Cold War- Tough Love

Rating: 4.5 out of 5

There is an assumption about romance films that the last decade or so of filmmaking has done well to challenge: that romance films are about two people happy for a period, sad for another, only to reconcile in the end overcoming their respective baggage and suffering through each other. Cold War, the latest film from Polish auteur Paweł Pawlikowski, is at once a wondrous achievement of classical filmmaking and an interrogation of the traditional rhythms of the romance genre. There is often a stark naivety in romance films, a childish ignorance, but Cold War is a story of a hefty love between two intense, mature individuals in an era of unrest, fear and uncertainty. Over barely ninety minutes Pawlikowski and his two leads (Joanna Kulig and Tomasz Kot) sketch an intimate portrait about people brought together and driven apart by the forces of oppression.

The story picks up with Wiktor (Tomasz Kot) a musician tasked with finding young singers for a performance troupe in communist Poland in the 1950’s. He meets Zula (Joanna Kulig) during an audition and they quickly enter a love affair. Things are not so rosy and sweet, however, Wiktor as an artist naturally has inclinations creatively that stray from the agenda of the communist party. As a result, he flees to France and their love will be challenged by borders, language and governments. The scenes of her visiting in French are both hopeful, lovely, and cripplingly brutal; the drunk dance in particular towards the end of the second act is a haunting snapshot of fleeting joy, happiness fixed towards an end, a momentary elation that has already soured with that knowledge that it will soon fade.

The cinematography in this film is gorgeous, Pawlikowski once again shoots in black and white, allowing for a naked honesty rarely seen in contemporary filmmaking. The black and white shots inflict no aesthetic judgments on the emotions of the scene, simplifying mise-en-scene to, lighting, framing and performance he allows himself focus and emotional clarity. There are very few romances as clear-eyed and frank as this. One of the final shots in Cold War, the couple lying on the floor of a bathroom, one drunk, the other crippled, might’ve been cheap and contrived in another filmmakers hands, but here it’s appropriately sloppy, heartwarming and crushing, to paraphrase Bazin; Pawlikowski has that Fellini-esque quality of storytelling where his characters find salvation in defeat, at the sheer humanity of their loss.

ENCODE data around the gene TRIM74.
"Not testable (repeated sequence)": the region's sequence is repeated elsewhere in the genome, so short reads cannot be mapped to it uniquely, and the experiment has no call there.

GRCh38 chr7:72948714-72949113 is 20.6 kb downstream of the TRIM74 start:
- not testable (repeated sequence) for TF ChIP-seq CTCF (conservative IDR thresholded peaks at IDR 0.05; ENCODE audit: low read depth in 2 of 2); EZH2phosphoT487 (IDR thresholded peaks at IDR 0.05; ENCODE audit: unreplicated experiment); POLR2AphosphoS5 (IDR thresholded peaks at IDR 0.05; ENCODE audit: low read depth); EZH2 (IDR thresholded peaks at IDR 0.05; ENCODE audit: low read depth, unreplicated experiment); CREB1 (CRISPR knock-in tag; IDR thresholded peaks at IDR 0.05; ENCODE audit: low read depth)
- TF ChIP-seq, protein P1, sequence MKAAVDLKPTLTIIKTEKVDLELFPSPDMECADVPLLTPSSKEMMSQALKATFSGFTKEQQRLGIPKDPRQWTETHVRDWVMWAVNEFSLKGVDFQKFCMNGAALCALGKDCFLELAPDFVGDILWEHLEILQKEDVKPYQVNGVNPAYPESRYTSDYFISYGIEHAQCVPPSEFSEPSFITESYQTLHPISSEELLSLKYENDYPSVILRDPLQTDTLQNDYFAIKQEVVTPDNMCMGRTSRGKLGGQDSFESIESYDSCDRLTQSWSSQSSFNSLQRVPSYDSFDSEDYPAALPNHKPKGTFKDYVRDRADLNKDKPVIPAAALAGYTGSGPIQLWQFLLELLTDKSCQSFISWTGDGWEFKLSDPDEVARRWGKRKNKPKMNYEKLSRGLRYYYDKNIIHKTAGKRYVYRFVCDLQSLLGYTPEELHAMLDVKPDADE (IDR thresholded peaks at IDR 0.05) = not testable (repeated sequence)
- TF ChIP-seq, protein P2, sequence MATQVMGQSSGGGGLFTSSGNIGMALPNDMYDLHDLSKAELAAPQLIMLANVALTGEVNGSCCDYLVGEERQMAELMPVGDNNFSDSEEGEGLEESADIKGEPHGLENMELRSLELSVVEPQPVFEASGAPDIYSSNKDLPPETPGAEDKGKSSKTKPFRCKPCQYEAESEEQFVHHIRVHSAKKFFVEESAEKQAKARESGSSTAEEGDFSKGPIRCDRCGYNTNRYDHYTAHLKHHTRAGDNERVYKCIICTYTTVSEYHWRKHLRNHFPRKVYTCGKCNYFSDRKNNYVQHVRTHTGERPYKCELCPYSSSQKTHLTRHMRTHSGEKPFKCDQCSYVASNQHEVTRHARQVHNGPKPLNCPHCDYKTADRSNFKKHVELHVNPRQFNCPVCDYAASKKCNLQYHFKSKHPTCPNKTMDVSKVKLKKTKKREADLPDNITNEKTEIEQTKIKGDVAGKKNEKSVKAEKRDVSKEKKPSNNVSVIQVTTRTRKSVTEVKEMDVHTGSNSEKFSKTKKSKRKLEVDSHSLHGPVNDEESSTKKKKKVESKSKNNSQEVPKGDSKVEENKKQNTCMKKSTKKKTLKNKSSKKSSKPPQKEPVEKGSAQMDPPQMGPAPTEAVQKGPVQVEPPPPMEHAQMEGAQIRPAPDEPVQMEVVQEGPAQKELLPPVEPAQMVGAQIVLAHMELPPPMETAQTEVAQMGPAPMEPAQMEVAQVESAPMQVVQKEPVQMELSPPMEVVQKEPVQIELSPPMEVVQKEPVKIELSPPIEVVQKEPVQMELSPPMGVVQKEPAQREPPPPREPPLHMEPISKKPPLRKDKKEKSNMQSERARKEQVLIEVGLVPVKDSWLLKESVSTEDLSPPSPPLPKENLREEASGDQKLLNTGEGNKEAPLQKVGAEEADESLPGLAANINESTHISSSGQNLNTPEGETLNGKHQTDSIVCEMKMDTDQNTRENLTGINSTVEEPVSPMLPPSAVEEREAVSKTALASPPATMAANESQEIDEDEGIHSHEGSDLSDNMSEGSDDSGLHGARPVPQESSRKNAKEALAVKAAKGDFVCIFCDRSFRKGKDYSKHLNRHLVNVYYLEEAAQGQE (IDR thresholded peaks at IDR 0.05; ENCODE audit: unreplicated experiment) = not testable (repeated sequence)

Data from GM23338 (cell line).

This is a difficult love story, where the strain is not only internal between the two individuals, but also external, their environment too is working against them. Pawlikowski captures the tension of living during the cold war, Wiktor is always looking over his shoulder, Zula collaborates with the communists only to further her personal agenda to be with Wiktor, putting herself and her position at risk in the process. The tremendous obstacles the couple are willing to overcome for their love would be nothing if the two leads did not have a genuine, unmistakable chemistry worth fighting for.

Sure, the third act might wrap up a bit quickly, but with a finale as tender as this, Cold War, ends just where it should. Love will persist, in the face of suppression, adversity and force. Love will continue to be the grand mover of events, happenings and peoples. There is a moment just towards the end of the film, where Wiktor is talking to Zula’s husband as he holds their child, there is this miraculous feeling that despite him being aware his wife was simply using his position and status to be with Wiktor, he has learned to not only accept but love their love for its strength, endurance and persistence. This is a small film of immense weight, extremely powerful but incredibly painful.